Tough Love

"Love in the real world means saying you're sorry 10 times a day." 
Kathie Lee Gifford

February is the month that we celebrate love, particularly the romantic sort. Flowers and cards and chocolates are given and and received as tokens of affection. What a wonderful tradition! Love is one of the most profound emotions we human beings experience, and love of all varieties should be celebrated. But let’s be honest, no one always has loving feelings towards their nearest and dearest.  Over time the wear and tear of every day life can result in even the most committed of couples or friends feeling more resentment towards their loved ones than affection. If that is the case, what is the place of forgiveness in our lives? How does holding onto resentment and anger impact not only our relationship health but also our personal health and wellbeing?

Experts who study forgiveness agree that it is one of the most significant contributors to healthy relationships. Couples who regularly forgive each other, studies show, have more satisfying and longer lasting romantic bonds. Beyond relationship health, those who regularly practice unconditional forgiveness are more likely to live longer than people who keep grudges. 

Health experts assert that forgiveness brings a multitude of health benefits besides improving our connection to loved ones. Research shows that forgiveness not only enhances relationships, it results in:

  • Lower blood pressure
  • Less anxiety, stress, and hostility
  • Fewer symptoms of depression
  • Stronger immune system
  • Improved heart health
  • Higher self-esteem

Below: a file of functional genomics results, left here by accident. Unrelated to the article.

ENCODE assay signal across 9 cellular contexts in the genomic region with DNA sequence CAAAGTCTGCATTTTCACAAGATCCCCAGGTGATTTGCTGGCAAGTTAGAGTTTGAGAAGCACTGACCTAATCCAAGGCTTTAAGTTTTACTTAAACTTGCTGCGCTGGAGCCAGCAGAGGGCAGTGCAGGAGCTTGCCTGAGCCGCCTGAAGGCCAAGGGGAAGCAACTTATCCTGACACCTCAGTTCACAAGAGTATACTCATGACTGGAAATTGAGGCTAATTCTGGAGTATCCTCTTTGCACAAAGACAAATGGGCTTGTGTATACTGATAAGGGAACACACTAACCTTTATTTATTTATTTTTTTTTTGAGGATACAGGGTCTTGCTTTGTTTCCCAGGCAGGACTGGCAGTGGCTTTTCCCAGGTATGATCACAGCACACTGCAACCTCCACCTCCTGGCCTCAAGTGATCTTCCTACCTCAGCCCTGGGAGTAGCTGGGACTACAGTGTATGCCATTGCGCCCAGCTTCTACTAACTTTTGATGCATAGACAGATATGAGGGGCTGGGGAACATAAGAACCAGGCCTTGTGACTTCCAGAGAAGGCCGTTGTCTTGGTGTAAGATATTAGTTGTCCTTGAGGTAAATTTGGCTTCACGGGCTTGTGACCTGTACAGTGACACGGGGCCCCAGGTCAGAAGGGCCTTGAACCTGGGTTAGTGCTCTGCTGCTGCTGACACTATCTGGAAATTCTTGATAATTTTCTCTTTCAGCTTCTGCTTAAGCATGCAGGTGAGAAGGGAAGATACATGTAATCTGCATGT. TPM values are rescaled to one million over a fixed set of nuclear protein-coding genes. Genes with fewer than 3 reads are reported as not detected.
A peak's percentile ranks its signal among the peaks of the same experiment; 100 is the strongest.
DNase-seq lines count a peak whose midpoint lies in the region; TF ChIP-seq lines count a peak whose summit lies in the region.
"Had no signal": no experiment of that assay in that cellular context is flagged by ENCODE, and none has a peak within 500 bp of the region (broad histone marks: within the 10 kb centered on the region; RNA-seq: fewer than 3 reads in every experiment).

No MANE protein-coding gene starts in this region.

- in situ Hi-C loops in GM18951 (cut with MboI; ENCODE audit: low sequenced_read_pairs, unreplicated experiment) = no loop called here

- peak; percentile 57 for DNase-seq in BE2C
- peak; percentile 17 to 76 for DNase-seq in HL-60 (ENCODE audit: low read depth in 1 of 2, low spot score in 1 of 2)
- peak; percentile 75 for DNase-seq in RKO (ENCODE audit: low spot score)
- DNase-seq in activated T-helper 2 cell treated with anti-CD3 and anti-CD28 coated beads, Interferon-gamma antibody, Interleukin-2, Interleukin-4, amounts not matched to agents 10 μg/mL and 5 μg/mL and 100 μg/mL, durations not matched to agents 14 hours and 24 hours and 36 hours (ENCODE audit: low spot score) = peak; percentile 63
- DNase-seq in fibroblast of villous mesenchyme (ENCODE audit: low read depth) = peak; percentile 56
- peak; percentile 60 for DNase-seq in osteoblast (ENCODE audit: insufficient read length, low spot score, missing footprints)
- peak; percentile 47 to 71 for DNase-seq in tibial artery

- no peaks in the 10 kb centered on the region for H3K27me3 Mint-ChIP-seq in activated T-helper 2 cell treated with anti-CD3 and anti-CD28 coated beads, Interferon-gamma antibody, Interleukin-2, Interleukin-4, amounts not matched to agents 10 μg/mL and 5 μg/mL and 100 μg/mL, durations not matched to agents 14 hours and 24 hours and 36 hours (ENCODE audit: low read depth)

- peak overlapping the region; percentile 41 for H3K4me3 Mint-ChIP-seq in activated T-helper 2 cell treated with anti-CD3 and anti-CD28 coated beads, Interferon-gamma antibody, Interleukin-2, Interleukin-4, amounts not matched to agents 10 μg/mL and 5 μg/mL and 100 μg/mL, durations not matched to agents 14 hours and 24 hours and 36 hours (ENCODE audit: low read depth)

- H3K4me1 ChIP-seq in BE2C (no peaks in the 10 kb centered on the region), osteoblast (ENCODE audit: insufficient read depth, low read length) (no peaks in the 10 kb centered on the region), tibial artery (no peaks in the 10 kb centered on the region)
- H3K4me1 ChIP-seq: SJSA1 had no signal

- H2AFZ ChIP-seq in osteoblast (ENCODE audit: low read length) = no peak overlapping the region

• Greater spiritual and psychological well-being 

That’s quite a list of physical benefits; it seems that negative emotions don’t only weigh down relationships, they also place a load on the body.

“A state of unforgiveness is like carrying a heavy burden — a burden that victims bring with them when they navigate the physical world,” states the Mayo Clinic website, www.mayoclinic.org. “Forgiveness can lighten this burden.”

“If you don't practice forgiveness,” the website continues, “you might be the one who pays most dearly.” 

Holding a grudge, the research shows, can result in the inability to enjoy the present, anger and bitterness creeping into all your relationships and life experience, as well as more chance of experiencing depression and anxiety. 

How do you make forgiveness a more regular part of your life? Experts tell us that forgiveness is a choice. You can decide to offer compassion and empathy to the person whom you feel wronged you. Here are some steps to help you reach that place of forgiveness:

Let go of expectations; no one is perfect, not your loved one nor you.
Once you’ve decided to forgive, take action. Speak or write to the person you are forgiving. You may choose to write a letter to them that you don’t send, or speak to a trusted third party.
Don’t forget to forgive yourself, if that is necessary.

"It's one of the greatest gifts you can give yourself, to forgive. Forgive everybody."
Maya Angelou